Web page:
Small and midsized CPA firms may have a lot at stake in the latest Congressional wrangling over the onerous 404 internal reporting provision in the Sarbanes-Oxley (SOX) accounting reform law. A government watchdog group’s finding that compliance with 404 has been far more expensive for public companies than originally expected has renewed debate over making compliance less rigorous for smaller companies.
“This report leads me to caution the Securities and Exchange Commission (SEC) against creating complex and cumbersome regulations that have the potential to place small businesses in a paralyzing state of regulatory limbo and damage their ability to create jobs,” U.S. Sen. Olympia Snowe, head of the Senate's Small Business Committee, told the Associated Press when asked about the study by the General Accountability Office (GAO).
THE GAO found that costs of compliance with 404 have been higher than anticipated for all companies, but especially so for smaller companies of under $75 million in market capitalization. It further found a “significant increase in public companies going private to avoid having to comply with the requirement,” noting that approximately 2 percent of all public companies privatized in 2004
The SEC has for years been grappling with how to apply 404 to small businesses in response to that sector’s cry that compliance costs are disproportionately high for them. Commission Chairman Christopher Cox has ruled out exempting small business from 404, but has noted that rule must be applied “in a cost-effective and investor-protected way.”
CPA firms, particularly small and midsized ones, may have a lot at stake in the issue as the GAO report indicates that they have been a main beneficiary of SOX’s application to smaller companies. The GAO found that mid-sized and small accounting firms conducted 30 percent of total public company audits in 2004, up from 22 percent in 2002, but the Big Four and other large firms continue to dominate the overall market, auditing 98 percent of U.S. publicly traded company sales or revenues.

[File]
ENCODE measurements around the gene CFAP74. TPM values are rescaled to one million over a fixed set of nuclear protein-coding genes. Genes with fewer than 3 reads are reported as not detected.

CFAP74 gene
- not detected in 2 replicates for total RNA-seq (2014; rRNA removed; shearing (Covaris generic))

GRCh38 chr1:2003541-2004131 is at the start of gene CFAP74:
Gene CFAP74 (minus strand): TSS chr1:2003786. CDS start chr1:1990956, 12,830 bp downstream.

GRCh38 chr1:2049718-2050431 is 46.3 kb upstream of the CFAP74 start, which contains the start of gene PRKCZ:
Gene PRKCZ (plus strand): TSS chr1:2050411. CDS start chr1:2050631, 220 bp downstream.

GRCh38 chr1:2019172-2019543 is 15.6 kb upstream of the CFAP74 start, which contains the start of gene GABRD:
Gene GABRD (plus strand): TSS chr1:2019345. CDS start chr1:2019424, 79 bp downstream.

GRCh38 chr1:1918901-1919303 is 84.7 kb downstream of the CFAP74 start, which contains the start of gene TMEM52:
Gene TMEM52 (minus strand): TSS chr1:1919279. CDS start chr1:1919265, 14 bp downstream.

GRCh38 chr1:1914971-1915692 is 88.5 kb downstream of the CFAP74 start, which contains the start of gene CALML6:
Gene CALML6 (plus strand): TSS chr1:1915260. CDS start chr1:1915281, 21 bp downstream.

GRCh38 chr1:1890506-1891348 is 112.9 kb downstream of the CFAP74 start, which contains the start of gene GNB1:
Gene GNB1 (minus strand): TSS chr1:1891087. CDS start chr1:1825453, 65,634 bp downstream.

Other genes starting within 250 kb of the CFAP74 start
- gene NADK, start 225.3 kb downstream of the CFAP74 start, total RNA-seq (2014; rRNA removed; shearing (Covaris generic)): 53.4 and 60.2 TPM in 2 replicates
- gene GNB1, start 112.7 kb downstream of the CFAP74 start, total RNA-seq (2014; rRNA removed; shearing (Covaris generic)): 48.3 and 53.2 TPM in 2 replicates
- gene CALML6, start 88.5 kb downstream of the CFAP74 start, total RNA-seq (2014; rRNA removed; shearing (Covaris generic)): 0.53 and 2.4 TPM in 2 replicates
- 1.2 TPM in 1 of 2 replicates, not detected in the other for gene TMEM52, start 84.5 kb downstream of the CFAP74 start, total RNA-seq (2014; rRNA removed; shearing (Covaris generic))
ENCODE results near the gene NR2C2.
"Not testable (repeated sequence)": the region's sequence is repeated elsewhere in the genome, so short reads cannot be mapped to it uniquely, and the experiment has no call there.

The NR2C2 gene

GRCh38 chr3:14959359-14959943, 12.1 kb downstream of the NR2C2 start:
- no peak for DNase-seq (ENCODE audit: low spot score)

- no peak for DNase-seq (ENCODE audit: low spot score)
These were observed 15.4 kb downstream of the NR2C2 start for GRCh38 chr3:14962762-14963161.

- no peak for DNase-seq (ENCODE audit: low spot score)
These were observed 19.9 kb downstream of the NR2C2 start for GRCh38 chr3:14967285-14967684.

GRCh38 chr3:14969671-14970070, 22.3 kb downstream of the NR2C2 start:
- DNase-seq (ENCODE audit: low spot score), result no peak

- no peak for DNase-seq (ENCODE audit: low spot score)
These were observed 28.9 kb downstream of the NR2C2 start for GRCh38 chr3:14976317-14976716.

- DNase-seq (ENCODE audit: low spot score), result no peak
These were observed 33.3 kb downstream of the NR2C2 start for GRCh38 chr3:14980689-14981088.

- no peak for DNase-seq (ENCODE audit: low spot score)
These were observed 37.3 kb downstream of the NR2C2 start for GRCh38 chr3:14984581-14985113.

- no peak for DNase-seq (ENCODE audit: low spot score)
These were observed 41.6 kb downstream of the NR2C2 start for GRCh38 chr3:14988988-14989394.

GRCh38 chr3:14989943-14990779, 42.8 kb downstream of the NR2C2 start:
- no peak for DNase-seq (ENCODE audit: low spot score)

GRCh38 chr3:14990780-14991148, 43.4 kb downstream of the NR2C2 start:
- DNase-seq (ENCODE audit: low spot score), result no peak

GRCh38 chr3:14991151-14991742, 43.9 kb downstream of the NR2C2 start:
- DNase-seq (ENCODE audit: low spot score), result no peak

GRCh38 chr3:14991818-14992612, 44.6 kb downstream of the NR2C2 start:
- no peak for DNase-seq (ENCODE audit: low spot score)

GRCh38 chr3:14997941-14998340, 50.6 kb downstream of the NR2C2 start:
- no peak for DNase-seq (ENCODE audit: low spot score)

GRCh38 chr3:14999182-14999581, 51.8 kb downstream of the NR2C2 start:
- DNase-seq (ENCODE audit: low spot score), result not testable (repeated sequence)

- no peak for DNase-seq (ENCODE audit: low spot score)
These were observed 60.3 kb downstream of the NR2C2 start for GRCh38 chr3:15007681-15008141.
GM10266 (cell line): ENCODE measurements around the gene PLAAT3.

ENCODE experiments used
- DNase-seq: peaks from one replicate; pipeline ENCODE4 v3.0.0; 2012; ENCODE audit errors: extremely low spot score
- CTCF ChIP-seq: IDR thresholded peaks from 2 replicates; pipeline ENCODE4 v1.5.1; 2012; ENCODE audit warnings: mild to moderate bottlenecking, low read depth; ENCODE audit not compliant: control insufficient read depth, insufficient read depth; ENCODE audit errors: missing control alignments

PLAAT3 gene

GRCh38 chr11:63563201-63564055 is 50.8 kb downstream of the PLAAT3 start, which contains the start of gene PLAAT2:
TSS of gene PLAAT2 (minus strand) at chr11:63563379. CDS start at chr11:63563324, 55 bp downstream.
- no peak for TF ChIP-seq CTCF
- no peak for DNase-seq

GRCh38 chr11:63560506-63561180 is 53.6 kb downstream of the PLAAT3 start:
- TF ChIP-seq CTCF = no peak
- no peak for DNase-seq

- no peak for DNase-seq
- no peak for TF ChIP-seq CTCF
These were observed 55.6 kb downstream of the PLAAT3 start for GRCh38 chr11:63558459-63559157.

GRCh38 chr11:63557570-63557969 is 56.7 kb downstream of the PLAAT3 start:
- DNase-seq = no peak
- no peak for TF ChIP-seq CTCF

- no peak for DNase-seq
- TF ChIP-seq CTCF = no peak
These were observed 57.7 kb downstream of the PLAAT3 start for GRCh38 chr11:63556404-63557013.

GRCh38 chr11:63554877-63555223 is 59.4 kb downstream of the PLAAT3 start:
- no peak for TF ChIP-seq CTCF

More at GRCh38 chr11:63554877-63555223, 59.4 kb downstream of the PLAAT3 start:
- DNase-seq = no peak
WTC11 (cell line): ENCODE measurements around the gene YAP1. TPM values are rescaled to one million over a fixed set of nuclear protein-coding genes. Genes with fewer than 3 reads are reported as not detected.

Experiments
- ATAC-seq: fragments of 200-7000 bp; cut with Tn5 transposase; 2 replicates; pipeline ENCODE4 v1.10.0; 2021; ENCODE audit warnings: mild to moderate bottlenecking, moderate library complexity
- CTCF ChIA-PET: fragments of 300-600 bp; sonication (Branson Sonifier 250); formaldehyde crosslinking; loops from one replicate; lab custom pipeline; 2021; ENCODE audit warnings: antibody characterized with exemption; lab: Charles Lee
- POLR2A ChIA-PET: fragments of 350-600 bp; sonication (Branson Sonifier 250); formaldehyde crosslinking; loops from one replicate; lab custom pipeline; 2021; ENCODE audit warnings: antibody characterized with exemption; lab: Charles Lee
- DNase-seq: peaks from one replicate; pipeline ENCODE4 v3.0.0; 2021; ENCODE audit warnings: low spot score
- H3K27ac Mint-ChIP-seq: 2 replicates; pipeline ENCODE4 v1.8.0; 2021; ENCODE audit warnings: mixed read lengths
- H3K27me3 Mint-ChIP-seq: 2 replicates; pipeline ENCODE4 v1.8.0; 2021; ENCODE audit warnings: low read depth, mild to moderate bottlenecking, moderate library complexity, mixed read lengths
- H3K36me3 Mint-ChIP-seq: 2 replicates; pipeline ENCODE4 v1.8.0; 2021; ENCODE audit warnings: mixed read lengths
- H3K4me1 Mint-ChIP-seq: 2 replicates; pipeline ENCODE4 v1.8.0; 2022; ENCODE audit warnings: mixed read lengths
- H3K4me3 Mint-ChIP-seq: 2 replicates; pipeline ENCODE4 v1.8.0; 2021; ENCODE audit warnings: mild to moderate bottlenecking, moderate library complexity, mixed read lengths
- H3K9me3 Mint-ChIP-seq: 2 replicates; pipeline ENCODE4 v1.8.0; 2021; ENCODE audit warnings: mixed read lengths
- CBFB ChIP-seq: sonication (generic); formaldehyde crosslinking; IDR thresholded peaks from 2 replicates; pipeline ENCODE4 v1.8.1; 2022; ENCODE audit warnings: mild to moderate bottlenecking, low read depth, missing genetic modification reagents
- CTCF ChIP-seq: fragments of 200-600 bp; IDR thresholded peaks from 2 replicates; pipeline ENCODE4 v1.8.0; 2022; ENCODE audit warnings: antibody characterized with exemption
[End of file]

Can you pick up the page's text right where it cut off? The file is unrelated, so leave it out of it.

Section 404’s requirement that companies file reports on the strength of their internal financial controls has provided a boon to smaller CPA firms because while the companies’ auditors are responsible for auditing the 404 reports, SOX restricts the non-audit services that they can provide their audit clients. And so they have called in smaller CPA firms and other third parties to provide some of the 404 preparation assistance.
In addition to third-party 404 work, smaller firms in recent years have gotten some of the smaller audit clients that large firms have had to shed in order to provide all the SOX-required services to their more lucrative larger clients.
Cox has rejected an SEC advisory committee’s recommendation earlier this year that smaller companies be exempted from 404. The GAO report does not recommend an exemption, and if anything it commends SOX, noting the regulators, investors, auditors and public companies themselves generally agree that SOX “has had a positive and significant impact on investor protection and confidence.”
However, the GAO report stresses that SOX has hurt some smaller companies’ ability to remain public, adding that its overall impact “remains unclear because the majority of smaller public companies have not fully implemented section 404.” To address concerns from smaller public companies, the SEC has several times extended their deadline for 404 compliance, with the latest extension to 2007, the GAO report notes.